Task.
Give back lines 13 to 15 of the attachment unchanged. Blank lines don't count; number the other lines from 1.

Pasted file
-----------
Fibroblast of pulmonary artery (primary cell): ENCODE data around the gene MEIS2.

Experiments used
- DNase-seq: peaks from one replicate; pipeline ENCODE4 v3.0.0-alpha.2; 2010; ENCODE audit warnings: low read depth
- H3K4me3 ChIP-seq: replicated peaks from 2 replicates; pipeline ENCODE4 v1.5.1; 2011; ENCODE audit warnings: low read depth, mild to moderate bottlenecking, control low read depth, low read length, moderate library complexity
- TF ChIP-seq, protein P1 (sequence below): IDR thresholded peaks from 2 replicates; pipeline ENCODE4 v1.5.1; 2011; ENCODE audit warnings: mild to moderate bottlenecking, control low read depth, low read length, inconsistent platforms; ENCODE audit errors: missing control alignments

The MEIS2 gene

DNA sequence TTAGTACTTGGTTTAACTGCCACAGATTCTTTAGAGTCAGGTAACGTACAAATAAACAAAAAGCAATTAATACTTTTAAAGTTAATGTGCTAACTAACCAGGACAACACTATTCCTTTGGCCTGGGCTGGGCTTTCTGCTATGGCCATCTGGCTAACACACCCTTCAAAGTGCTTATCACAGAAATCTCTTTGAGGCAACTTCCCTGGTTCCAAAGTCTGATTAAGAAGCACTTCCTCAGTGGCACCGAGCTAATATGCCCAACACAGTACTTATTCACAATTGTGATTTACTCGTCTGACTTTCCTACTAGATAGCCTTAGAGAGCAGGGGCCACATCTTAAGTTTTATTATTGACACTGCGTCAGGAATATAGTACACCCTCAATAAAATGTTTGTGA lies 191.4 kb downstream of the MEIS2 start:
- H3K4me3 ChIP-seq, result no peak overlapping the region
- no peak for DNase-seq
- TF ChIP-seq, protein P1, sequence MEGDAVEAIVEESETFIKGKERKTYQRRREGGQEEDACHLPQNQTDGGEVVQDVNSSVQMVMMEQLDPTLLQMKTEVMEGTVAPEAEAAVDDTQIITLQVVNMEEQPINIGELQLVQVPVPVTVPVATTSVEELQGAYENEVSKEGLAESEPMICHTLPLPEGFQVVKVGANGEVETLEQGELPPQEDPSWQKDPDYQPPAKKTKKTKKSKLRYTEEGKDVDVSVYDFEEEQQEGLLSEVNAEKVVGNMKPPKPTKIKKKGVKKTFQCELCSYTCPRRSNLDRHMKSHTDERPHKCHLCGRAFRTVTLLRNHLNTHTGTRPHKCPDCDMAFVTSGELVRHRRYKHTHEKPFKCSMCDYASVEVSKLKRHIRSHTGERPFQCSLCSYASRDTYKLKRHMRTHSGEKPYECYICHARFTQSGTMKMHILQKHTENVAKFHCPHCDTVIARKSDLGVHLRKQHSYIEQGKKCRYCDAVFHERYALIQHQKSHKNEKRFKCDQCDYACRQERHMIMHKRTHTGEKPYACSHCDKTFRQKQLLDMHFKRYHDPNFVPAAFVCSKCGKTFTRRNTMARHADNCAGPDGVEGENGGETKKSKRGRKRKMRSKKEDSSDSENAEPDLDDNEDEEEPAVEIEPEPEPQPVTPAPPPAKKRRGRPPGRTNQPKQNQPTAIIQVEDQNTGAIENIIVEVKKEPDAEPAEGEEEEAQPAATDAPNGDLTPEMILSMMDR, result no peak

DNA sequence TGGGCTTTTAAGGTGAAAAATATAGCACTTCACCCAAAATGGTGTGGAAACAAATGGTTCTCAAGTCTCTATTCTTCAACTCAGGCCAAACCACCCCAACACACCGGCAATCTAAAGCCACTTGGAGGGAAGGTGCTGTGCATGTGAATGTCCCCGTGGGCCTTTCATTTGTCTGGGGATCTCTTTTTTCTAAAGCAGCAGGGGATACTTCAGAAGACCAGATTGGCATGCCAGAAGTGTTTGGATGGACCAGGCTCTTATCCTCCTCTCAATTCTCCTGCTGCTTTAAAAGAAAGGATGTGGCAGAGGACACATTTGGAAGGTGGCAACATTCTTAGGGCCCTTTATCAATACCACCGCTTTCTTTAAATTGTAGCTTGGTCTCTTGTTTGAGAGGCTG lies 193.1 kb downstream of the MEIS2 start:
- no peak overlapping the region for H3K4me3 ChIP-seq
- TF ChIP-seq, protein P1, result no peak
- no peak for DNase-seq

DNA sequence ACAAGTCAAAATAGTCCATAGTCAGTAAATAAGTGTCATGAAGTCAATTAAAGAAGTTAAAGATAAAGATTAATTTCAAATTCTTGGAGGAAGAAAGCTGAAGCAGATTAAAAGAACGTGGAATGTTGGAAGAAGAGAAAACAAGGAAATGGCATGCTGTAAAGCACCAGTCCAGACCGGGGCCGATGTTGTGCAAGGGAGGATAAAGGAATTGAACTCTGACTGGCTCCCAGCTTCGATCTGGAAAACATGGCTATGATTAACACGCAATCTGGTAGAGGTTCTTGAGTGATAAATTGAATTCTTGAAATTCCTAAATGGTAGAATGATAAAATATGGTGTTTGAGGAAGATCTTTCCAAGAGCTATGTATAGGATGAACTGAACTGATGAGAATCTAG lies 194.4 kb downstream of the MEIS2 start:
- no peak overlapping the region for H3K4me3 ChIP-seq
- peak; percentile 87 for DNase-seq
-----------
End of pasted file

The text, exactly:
- TF ChIP-seq, protein P1, result no peak
- no peak for DNase-seq

DNA sequence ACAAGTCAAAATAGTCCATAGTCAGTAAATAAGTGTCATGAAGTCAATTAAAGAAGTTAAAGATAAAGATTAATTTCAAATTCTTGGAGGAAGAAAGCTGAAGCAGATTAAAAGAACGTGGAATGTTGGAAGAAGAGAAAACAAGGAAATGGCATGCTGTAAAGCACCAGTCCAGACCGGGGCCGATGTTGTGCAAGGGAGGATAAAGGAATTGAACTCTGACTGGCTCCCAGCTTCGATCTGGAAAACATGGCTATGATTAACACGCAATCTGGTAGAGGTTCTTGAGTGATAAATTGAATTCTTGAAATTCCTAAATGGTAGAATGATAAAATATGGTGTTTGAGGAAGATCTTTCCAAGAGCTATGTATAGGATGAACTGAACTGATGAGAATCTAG lies 194.4 kb downstream of the MEIS2 start: